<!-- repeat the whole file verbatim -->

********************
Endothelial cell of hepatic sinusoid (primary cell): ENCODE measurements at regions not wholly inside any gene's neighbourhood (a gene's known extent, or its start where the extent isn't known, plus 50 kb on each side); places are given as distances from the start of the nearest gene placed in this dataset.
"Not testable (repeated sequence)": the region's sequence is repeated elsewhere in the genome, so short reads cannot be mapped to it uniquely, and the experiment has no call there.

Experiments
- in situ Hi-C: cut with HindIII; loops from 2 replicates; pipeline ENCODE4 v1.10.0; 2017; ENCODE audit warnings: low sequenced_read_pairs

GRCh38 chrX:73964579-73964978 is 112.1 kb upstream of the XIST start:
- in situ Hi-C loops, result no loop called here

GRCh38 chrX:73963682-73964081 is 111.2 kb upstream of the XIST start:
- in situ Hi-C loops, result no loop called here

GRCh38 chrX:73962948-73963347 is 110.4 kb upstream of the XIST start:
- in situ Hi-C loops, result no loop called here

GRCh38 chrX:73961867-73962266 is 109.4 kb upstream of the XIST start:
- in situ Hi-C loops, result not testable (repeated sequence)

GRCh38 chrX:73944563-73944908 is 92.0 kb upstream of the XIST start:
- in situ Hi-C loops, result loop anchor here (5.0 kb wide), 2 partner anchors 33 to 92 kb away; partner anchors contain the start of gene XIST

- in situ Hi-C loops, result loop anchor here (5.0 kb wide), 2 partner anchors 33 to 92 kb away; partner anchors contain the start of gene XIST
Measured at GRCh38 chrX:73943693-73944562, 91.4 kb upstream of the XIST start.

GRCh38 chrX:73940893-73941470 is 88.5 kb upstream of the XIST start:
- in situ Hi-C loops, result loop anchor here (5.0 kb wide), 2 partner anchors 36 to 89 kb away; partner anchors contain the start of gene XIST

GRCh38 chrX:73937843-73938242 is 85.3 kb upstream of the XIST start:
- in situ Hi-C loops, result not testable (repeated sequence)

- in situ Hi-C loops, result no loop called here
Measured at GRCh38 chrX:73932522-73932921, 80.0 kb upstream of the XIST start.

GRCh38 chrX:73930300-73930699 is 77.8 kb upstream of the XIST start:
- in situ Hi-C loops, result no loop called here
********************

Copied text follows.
Endothelial cell of hepatic sinusoid (primary cell): ENCODE measurements at regions not wholly inside any gene's neighbourhood (a gene's known extent, or its start where the extent isn't known, plus 50 kb on each side); places are given as distances from the start of the nearest gene placed in this dataset.
"Not testable (repeated sequence)": the region's sequence is repeated elsewhere in the genome, so short reads cannot be mapped to it uniquely, and the experiment has no call there.

Experiments
- in situ Hi-C: cut with HindIII; loops from 2 replicates; pipeline ENCODE4 v1.10.0; 2017; ENCODE audit warnings: low sequenced_read_pairs

GRCh38 chrX:73964579-73964978 is 112.1 kb upstream of the XIST start:
- in situ Hi-C loops, result no loop called here

GRCh38 chrX:73963682-73964081 is 111.2 kb upstream of the XIST start:
- in situ Hi-C loops, result no loop called here

GRCh38 chrX:73962948-73963347 is 110.4 kb upstream of the XIST start:
- in situ Hi-C loops, result no loop called here

GRCh38 chrX:73961867-73962266 is 109.4 kb upstream of the XIST start:
- in situ Hi-C loops, result not testable (repeated sequence)

GRCh38 chrX:73944563-73944908 is 92.0 kb upstream of the XIST start:
- in situ Hi-C loops, result loop anchor here (5.0 kb wide), 2 partner anchors 33 to 92 kb away; partner anchors contain the start of gene XIST

- in situ Hi-C loops, result loop anchor here (5.0 kb wide), 2 partner anchors 33 to 92 kb away; partner anchors contain the start of gene XIST
Measured at GRCh38 chrX:73943693-73944562, 91.4 kb upstream of the XIST start.

GRCh38 chrX:73940893-73941470 is 88.5 kb upstream of the XIST start:
- in situ Hi-C loops, result loop anchor here (5.0 kb wide), 2 partner anchors 36 to 89 kb away; partner anchors contain the start of gene XIST

GRCh38 chrX:73937843-73938242 is 85.3 kb upstream of the XIST start:
- in situ Hi-C loops, result not testable (repeated sequence)

- in situ Hi-C loops, result no loop called here
Measured at GRCh38 chrX:73932522-73932921, 80.0 kb upstream of the XIST start.

GRCh38 chrX:73930300-73930699 is 77.8 kb upstream of the XIST start:
- in situ Hi-C loops, result no loop called here